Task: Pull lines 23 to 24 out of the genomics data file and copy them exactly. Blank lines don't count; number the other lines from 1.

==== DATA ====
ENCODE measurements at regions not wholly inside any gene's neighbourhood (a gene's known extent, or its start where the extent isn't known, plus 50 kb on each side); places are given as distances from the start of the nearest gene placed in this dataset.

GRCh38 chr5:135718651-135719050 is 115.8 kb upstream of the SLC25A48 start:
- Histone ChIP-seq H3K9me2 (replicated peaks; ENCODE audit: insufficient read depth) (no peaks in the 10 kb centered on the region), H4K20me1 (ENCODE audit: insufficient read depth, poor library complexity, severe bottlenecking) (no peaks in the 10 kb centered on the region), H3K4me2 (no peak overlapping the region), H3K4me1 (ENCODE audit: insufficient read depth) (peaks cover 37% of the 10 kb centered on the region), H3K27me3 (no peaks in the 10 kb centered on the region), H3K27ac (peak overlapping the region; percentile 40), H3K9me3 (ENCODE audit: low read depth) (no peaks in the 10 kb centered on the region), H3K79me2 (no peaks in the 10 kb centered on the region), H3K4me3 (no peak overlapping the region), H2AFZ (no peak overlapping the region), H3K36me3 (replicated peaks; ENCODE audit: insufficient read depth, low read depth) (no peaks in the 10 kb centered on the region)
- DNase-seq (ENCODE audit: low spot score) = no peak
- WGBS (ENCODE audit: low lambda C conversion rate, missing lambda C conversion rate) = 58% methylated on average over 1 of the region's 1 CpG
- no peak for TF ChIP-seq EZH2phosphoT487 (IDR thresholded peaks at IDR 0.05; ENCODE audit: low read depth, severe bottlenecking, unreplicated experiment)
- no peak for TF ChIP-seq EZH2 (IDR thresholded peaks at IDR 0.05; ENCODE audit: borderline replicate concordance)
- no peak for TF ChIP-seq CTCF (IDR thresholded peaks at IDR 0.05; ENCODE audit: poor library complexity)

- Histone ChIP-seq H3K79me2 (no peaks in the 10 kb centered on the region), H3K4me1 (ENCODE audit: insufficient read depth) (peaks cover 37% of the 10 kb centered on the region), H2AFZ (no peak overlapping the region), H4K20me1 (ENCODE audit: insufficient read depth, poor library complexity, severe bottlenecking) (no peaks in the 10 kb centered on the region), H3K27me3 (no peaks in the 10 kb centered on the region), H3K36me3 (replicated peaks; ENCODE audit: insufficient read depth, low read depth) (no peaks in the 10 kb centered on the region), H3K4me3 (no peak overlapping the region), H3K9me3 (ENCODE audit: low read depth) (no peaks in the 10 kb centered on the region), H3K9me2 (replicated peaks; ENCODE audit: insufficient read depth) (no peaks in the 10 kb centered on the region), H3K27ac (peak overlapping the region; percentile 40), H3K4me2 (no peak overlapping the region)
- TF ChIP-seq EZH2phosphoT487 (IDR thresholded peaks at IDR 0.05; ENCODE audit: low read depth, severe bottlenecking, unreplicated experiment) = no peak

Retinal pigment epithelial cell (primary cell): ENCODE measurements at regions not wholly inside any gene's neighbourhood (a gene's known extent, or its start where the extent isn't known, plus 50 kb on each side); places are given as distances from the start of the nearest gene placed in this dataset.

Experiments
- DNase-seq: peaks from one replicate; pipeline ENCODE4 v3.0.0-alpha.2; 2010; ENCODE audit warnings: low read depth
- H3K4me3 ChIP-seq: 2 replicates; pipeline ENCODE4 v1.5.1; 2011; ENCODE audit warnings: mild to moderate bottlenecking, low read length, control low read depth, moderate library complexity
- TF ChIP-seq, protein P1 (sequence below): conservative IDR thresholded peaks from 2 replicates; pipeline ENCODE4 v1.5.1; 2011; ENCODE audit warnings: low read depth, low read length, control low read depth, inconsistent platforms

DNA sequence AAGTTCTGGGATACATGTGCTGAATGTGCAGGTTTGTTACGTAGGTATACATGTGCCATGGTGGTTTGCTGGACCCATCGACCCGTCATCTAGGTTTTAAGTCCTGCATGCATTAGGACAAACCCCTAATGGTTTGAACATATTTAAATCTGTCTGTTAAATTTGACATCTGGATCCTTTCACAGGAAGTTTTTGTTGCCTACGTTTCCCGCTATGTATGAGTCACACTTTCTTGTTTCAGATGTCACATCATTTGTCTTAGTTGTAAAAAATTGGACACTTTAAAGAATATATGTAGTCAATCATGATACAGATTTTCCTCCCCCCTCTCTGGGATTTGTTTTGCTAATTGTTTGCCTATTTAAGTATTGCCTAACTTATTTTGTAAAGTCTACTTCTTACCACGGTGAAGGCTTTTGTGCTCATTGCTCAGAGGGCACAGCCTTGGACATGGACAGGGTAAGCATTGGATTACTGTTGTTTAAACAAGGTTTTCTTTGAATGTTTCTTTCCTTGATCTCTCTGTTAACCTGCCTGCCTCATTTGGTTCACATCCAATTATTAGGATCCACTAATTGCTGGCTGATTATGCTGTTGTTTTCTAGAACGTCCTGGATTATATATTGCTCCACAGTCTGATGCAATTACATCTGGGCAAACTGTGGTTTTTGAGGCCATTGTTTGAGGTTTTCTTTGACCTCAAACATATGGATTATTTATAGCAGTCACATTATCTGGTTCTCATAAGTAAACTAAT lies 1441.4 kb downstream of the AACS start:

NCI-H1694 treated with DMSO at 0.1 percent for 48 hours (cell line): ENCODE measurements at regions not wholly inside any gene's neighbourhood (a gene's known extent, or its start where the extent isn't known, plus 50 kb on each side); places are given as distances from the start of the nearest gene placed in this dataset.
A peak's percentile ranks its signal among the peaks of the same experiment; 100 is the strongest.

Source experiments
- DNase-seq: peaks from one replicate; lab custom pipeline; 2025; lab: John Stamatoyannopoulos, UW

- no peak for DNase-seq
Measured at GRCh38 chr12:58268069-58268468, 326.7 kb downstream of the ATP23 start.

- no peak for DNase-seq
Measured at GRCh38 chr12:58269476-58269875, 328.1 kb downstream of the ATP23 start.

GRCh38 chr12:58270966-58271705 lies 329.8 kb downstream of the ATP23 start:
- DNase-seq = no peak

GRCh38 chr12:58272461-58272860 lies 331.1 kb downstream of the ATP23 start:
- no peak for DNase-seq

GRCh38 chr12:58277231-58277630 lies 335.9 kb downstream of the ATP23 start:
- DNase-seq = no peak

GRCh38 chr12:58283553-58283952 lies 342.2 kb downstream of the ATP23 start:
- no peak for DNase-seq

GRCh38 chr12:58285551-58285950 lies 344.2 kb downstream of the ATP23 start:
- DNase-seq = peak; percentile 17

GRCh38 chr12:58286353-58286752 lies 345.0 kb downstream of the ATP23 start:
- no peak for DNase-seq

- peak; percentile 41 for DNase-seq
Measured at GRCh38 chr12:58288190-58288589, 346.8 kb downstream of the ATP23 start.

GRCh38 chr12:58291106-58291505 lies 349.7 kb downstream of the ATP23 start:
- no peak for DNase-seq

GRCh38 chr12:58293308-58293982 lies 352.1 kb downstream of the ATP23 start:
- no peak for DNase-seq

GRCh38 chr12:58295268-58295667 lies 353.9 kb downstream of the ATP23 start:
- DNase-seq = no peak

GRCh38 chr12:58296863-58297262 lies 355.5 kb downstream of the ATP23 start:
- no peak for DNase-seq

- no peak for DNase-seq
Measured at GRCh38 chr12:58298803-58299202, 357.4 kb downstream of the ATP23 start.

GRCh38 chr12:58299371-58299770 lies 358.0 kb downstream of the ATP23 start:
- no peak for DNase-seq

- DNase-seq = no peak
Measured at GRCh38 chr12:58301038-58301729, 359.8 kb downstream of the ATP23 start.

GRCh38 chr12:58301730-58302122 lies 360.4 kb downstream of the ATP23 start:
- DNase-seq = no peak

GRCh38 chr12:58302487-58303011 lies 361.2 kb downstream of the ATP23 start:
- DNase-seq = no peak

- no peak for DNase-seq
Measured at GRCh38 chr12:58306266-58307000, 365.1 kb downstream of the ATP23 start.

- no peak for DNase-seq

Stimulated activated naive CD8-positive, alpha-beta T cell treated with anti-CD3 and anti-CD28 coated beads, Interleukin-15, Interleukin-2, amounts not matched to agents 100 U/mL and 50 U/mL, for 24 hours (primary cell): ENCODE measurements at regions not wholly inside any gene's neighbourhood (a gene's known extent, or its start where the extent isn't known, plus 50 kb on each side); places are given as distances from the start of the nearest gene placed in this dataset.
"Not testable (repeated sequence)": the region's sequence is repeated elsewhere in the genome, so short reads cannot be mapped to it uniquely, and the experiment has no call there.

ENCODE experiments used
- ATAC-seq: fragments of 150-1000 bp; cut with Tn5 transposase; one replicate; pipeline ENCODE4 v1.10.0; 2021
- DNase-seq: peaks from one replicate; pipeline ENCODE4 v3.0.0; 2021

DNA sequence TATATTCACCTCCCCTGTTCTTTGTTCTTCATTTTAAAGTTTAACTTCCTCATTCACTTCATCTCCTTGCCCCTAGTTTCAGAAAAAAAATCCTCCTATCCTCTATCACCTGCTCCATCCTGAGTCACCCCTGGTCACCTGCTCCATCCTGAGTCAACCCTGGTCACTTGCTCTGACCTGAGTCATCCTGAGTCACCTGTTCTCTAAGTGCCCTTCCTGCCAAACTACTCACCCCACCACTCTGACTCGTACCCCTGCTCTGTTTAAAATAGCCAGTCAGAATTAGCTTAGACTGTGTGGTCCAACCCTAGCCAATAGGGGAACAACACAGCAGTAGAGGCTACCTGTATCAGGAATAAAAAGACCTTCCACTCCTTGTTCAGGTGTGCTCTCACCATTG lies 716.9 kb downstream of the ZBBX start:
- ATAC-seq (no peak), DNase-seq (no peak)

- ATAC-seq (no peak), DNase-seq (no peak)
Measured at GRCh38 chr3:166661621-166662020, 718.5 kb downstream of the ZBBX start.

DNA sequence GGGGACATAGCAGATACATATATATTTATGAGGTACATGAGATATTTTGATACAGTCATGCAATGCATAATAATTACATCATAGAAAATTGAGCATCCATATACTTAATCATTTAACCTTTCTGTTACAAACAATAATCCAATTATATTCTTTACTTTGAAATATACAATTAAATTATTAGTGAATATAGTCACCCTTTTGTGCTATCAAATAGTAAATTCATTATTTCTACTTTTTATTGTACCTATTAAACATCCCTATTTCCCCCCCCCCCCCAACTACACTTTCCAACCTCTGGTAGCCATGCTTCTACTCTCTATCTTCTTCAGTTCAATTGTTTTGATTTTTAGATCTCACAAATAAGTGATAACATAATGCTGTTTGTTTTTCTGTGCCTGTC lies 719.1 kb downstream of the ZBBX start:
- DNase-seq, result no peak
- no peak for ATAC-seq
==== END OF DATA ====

- no peak for DNase-seq
Measured at GRCh38 chr12:58269476-58269875, 328.1 kb downstream of the ATP23 start.